This was before I had a digital audio recorder, so I used Blog Talk Radio’s now-discontinued Cinch recording service: they gave you a number to call, recorded whatever you played into the phone, and then uploaded an MP3 for you.

The end product is a goofy musical sketchbook, with few completed thoughts but something I would like to send out into the universe anyway. I mostly used that Casio PK-1 on top (that elephant keyboard, while the cutest, was garbage). By the 19th day I was ready to attempt something more ambitious — that recording was the prototype of this song.


Continue reading

Original Analog Oatmeal

5 Mar

fortress of solitude
In the winter of 2005, I was a freshman at UC Davis, a new volunteer at KDVS, and a night owl. Because my dorm roommate always went to sleep much earlier than I did, I created a Fortress of Solitude underneath my partially lofted bed, complete with futon, stereo, party lights, and a blanket big enough to hang down from my bed like a curtain and close myself in.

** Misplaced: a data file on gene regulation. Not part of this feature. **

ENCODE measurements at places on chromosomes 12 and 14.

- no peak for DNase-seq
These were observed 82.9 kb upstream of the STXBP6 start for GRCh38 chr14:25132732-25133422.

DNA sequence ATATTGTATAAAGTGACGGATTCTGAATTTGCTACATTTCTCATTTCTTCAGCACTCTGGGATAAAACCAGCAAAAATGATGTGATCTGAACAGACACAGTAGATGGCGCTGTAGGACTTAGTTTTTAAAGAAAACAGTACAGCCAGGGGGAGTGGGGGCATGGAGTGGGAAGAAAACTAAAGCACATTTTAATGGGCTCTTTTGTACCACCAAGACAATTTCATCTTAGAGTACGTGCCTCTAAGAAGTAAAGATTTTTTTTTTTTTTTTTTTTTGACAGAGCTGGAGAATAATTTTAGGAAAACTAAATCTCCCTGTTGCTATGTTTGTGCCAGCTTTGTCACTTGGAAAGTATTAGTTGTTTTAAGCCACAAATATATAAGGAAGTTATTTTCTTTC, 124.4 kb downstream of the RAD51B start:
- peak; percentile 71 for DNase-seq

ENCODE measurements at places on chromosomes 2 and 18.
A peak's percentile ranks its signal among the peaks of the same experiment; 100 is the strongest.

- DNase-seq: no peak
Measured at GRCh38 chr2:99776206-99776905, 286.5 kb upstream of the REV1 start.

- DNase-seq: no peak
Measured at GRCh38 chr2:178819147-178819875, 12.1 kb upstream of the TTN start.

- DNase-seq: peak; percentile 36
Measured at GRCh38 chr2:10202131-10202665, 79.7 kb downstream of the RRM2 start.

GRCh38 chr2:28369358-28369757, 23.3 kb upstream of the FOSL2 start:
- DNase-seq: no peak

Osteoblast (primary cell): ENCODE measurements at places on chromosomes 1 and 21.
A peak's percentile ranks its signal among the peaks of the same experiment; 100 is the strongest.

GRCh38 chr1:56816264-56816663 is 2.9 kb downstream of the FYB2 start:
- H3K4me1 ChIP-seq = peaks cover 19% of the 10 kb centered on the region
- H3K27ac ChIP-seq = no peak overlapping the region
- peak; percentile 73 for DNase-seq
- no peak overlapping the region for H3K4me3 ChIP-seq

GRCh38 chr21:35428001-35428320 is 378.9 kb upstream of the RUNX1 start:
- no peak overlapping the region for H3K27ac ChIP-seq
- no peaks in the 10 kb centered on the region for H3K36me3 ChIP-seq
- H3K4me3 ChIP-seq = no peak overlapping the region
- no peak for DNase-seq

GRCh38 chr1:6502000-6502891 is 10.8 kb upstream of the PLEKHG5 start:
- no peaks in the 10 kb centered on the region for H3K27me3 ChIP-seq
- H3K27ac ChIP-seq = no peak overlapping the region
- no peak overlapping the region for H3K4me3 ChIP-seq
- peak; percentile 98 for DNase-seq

In the middle of one crazy day — wherein I overslept because Rob Roy was playing metal on the radio and it made me so upset that I turned it off and forgot to wake up, almost got hit by a semi truck riding my bike, missed two classes and an oral presentation, and was forced to get a shot for the first time in like 15 years — I bought some blank cassettes and made this mixtape.

This is all the kind of stuff I was listening to at age 18. It was all on the fly, since I wanted to practice sequencing songs for my future radio show. I called it “Analog Oatmeal” referencing something John McCrea from Cake said at a concert: “There are a lot of good things in life, and there are a lot of bad things. And they’re all stirred up into a confusing, oatmeal-like mixture.”

Note: This recreation of the mix is missing “Time Is Now” by The Hi-Fives after Tori Amos, “Real Love” by John Lennon after Ani DiFranco, and “Black Sand Beach” by Mr. T Experience after Green Day because Grooveshark didn’t have them. Sorry! I gave the original away!